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Global creditors agree to debt relief for poor countries affected by pandemic

Frenchman Bruno Le Maire.

Eric Peirmont | AFP | Getty Images

Major international creditors will relieve the world’s poorest countries from paying off their debt this year to help them cope with the coronavirus pandemic that triggered the world’s most brutal downturn since the 1930s, announced Tuesday France.

Finance officials from the United States, China and other major Group of 20 economies are expected to finalize the deal when they meet online on Wednesday, French Finance Minister Bruno Le Maire told reporters.

He said some 76 countries, including 40 in sub-Saharan Africa, would be eligible for debt payments worth a combined $ 20 billion suspended by public and private creditors, with the remaining $ 12 billion in payments owed to institutions. multilateral agreements still to be settled.

“We have obtained a moratorium on the debt at the level of bilateral creditors and private creditors for a total of 20 billion dollars,” Le Maire told reporters. He spoke just before the finance ministers and central bank governors of the Group of Seven (G-7) met by videoconference on Tuesday and gave their support for the temporary debt relief of the world’s largest countries. poor, provided it is supported by the G-20 and the Parisian Club.

In a joint statement, they said they were ready to grant “a time-limited suspension of debt service payments due on official bilateral claims for all countries eligible for concessional financing from the World Bank”. they were joined by China and other countries in the Top 20 Group. savings, and as agreed with the Paris Club Creditors Group.

Sources familiar with the process had told Reuters this week that they expected the G-20 to approve a suspension of debt payments at least until the end of the year, despite some resistance from the China, which has overtaken the World Bank as the main lender to development countries, especially in Africa.

IMF chief economist Gita Gopinath told Reuters that the deal offered “extremely welcome” relief to the poorest countries, freeing up resources that could be used to improve health systems at a time when the world’s poorest countries. resources are strained by falling commodity prices and massive capital outflows.

World Bank President David Malpass in a tweet thanked US Treasury Secretary Steven Mnuchin for hosting the G-7 meeting and supporting his joint call with International Monetary Fund Managing Director Kristalina Georgieva for the status temporary quo of debt.

The World Bank and the IMF have started providing emergency aid to countries struggling to suppress the coronavirus and mitigate its economic impact. They first launched their call for debt relief on March 25, but it was not officially endorsed by the G-20 countries.

The IMF, in its World Economic Outlook 2020, said the pandemic will cause the global economy to contract 3.0%, but warned the impact could be much worse.

Gopinath said the pandemic could be much more severe in developing economies that had yet to see the types of lockdowns already implemented in China, the United States and Europe, adding a “serious downside risk To IMF forecasts.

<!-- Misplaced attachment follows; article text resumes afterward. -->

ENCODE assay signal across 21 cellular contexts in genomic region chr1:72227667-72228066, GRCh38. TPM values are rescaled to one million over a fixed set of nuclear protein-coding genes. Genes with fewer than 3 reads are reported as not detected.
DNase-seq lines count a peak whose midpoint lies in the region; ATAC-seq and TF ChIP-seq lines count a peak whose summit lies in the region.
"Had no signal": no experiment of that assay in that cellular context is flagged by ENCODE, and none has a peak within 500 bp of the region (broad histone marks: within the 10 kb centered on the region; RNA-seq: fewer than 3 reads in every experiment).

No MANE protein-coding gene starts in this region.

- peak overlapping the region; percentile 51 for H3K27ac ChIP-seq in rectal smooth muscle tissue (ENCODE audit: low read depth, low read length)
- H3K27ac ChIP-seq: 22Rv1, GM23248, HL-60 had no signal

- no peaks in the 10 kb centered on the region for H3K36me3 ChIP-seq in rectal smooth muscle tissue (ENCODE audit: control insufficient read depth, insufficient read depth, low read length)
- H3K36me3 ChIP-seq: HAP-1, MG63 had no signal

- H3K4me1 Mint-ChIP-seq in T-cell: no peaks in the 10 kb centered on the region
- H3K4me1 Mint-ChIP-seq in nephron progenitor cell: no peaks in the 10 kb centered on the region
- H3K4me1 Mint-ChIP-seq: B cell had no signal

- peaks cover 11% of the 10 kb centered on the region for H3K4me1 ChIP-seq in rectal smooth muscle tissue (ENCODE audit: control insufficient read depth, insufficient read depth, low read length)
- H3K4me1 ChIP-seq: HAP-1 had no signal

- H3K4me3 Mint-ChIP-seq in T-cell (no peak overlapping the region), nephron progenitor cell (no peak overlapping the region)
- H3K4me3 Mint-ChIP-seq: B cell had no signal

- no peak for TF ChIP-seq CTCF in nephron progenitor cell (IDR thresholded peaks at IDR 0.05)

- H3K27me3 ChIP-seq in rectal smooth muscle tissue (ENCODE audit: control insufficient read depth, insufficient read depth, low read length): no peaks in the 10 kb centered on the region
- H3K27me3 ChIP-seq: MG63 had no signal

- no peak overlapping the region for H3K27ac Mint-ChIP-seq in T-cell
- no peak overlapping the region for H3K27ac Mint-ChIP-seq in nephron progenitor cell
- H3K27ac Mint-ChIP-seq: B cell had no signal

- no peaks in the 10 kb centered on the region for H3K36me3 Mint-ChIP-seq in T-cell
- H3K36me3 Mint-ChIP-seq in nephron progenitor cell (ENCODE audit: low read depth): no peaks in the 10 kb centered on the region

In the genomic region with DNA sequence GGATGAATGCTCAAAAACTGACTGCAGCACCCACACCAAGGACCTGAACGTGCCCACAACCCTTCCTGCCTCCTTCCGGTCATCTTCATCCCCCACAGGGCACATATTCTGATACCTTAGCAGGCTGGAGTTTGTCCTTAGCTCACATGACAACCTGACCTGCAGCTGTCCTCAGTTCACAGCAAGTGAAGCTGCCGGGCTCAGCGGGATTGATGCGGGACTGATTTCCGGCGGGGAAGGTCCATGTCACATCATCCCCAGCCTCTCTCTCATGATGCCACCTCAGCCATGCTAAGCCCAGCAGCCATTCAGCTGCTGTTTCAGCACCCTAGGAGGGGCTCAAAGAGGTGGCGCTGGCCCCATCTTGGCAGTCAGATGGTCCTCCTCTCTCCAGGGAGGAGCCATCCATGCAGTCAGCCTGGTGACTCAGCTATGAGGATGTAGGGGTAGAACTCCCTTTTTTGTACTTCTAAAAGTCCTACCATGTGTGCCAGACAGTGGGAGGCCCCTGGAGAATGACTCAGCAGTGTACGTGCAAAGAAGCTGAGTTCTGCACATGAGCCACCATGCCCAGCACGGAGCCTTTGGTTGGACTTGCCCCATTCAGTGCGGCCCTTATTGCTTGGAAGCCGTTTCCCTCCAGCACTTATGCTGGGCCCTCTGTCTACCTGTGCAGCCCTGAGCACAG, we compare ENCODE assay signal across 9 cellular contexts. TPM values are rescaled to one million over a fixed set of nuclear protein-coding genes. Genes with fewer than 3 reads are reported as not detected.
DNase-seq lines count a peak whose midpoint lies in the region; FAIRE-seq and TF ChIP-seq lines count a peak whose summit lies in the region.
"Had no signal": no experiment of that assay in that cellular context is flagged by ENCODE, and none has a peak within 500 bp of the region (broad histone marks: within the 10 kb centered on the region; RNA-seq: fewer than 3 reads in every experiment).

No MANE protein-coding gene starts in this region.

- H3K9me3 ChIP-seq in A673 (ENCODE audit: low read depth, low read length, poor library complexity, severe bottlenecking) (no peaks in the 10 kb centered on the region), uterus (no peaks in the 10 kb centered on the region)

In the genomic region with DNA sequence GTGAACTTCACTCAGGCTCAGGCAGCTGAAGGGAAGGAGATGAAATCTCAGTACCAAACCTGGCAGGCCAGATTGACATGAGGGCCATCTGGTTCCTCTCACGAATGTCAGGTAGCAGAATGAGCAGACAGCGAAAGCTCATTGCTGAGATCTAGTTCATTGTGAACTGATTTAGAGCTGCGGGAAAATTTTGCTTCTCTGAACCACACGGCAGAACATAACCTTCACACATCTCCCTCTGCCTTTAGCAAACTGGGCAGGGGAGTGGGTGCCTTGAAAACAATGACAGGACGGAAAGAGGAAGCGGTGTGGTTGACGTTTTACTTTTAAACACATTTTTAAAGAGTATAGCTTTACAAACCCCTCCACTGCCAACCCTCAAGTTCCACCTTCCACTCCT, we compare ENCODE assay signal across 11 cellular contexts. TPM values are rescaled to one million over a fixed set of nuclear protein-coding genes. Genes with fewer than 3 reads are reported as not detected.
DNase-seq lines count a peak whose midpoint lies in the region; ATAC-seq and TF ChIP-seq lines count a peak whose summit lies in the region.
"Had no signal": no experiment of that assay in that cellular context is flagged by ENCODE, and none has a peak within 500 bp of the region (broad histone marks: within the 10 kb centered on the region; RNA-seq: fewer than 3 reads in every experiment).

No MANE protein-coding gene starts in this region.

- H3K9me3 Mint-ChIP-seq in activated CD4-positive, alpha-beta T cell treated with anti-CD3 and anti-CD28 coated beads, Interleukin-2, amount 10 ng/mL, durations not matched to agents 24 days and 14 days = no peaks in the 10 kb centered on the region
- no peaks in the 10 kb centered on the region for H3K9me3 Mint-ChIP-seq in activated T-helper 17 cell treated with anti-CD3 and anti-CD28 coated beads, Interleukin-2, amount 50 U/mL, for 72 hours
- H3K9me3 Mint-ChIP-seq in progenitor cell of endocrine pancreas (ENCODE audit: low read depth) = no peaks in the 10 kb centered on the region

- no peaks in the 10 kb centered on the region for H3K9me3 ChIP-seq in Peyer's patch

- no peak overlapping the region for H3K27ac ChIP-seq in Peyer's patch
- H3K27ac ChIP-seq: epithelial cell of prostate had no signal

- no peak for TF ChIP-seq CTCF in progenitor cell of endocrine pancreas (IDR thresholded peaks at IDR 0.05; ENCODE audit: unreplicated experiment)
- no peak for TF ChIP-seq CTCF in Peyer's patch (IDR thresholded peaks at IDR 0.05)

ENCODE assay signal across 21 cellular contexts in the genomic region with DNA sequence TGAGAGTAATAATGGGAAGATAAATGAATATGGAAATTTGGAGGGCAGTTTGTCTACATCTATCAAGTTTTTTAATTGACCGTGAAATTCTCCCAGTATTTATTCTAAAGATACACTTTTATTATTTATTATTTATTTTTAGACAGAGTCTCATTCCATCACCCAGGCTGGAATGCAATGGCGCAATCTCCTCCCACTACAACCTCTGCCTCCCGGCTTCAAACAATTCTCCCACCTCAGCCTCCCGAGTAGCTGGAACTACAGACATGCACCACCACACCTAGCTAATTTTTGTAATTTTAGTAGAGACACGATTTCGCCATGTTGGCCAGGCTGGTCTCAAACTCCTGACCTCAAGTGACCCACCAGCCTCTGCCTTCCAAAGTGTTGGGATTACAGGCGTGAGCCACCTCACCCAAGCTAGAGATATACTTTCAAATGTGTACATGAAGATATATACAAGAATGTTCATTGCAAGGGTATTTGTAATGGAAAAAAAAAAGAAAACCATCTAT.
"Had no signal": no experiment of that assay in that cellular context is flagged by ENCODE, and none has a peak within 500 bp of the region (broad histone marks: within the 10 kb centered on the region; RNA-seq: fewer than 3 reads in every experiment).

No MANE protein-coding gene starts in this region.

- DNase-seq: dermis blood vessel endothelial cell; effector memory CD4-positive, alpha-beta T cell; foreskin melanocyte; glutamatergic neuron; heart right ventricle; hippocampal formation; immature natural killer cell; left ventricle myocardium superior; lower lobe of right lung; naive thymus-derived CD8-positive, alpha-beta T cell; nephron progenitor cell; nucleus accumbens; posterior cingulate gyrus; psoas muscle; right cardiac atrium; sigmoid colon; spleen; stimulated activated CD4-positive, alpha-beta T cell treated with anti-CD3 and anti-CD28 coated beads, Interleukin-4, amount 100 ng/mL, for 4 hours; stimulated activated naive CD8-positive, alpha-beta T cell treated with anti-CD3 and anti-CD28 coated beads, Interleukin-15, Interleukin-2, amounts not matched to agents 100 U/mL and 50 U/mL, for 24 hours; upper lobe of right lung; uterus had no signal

The forecast provided a grim backdrop for the spring meetings of the IMF and World Bank, which normally draw 10,000 people to Washington but are being held by video conference this week due to the pandemic.

Debt cancellation

In their statement, G-7 officials also called for more contributions to the IMF’s Containment and Disaster Relief Trust (CCRT) and its Poverty Reduction and Growth Trust Fund, that support the poorest countries. They said the debt relief effort should include private creditors on a voluntary basis, as well as efforts to improve debt transparency.

Western countries have for years demanded more transparency on Chinese government, bank and corporate loans, but Beijing has been reluctant to open its books.

A French finance ministry official said private creditors have voluntarily agreed to roll over or refinance $ 8 billion in the debt of the poorest countries, in addition to the $ 12 billion in debt repayment to suspend by countries.

An additional $ 12 billion is owed to multilateral lenders, primarily the World Bank, Le Maire said, urging these lenders to join the debt relief initiative. The IMF on Monday announced $ 215 million in initial debt relief grants to 25 countries from the CCRT. The trust has around $ 500 million, but the IMF wants to increase it to $ 1.4 billion.

Nonprofit groups, Pope Francis and others are increasingly calling for action on the temporary suspension of debt payments by canceling the debts of the poorest countries.

The AFL-CIO trade union federation and nearly 80 other faith groups on Tuesday urged the US government, the IMF and G-20 countries to cancel debt payments from developing countries and mobilize additional resources to support all countries affected by the rapidly spreading pandemic.

French President Emmanuel Macron said in a televised address on Monday that African countries should be helped by “massively canceling their debt”.

He gave no details, but Le Maire said outright debt cancellation should take place on a case-by-case basis and in coordination with multilateral lenders at the end of the year, depending on the situation. economic development of countries as well as the evolution of raw materials. markets and capital flows.


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